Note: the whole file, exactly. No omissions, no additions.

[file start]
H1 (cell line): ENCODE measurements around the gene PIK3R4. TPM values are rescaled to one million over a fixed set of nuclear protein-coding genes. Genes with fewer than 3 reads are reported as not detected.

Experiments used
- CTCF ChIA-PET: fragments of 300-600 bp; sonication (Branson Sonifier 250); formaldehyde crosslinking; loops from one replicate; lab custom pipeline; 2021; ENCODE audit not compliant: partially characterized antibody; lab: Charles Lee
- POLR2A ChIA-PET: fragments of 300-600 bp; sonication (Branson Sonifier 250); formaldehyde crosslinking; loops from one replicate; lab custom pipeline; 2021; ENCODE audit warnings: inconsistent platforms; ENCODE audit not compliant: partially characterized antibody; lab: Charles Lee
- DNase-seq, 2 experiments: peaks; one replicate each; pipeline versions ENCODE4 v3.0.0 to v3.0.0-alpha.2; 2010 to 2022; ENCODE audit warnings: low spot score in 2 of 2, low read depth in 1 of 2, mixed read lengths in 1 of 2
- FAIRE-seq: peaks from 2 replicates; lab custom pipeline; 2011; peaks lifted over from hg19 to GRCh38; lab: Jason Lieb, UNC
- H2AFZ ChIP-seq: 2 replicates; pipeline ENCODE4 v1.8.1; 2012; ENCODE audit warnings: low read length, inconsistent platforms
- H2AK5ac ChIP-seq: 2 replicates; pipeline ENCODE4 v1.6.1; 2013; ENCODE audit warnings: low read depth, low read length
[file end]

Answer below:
H1 (cell line): ENCODE measurements around the gene PIK3R4. TPM values are rescaled to one million over a fixed set of nuclear protein-coding genes. Genes with fewer than 3 reads are reported as not detected.

Experiments used
- CTCF ChIA-PET: fragments of 300-600 bp; sonication (Branson Sonifier 250); formaldehyde crosslinking; loops from one replicate; lab custom pipeline; 2021; ENCODE audit not compliant: partially characterized antibody; lab: Charles Lee
- POLR2A ChIA-PET: fragments of 300-600 bp; sonication (Branson Sonifier 250); formaldehyde crosslinking; loops from one replicate; lab custom pipeline; 2021; ENCODE audit warnings: inconsistent platforms; ENCODE audit not compliant: partially characterized antibody; lab: Charles Lee
- DNase-seq, 2 experiments: peaks; one replicate each; pipeline versions ENCODE4 v3.0.0 to v3.0.0-alpha.2; 2010 to 2022; ENCODE audit warnings: low spot score in 2 of 2, low read depth in 1 of 2, mixed read lengths in 1 of 2
- FAIRE-seq: peaks from 2 replicates; lab custom pipeline; 2011; peaks lifted over from hg19 to GRCh38; lab: Jason Lieb, UNC
- H2AFZ ChIP-seq: 2 replicates; pipeline ENCODE4 v1.8.1; 2012; ENCODE audit warnings: low read length, inconsistent platforms
- H2AK5ac ChIP-seq: 2 replicates; pipeline ENCODE4 v1.6.1; 2013; ENCODE audit warnings: low read depth, low read length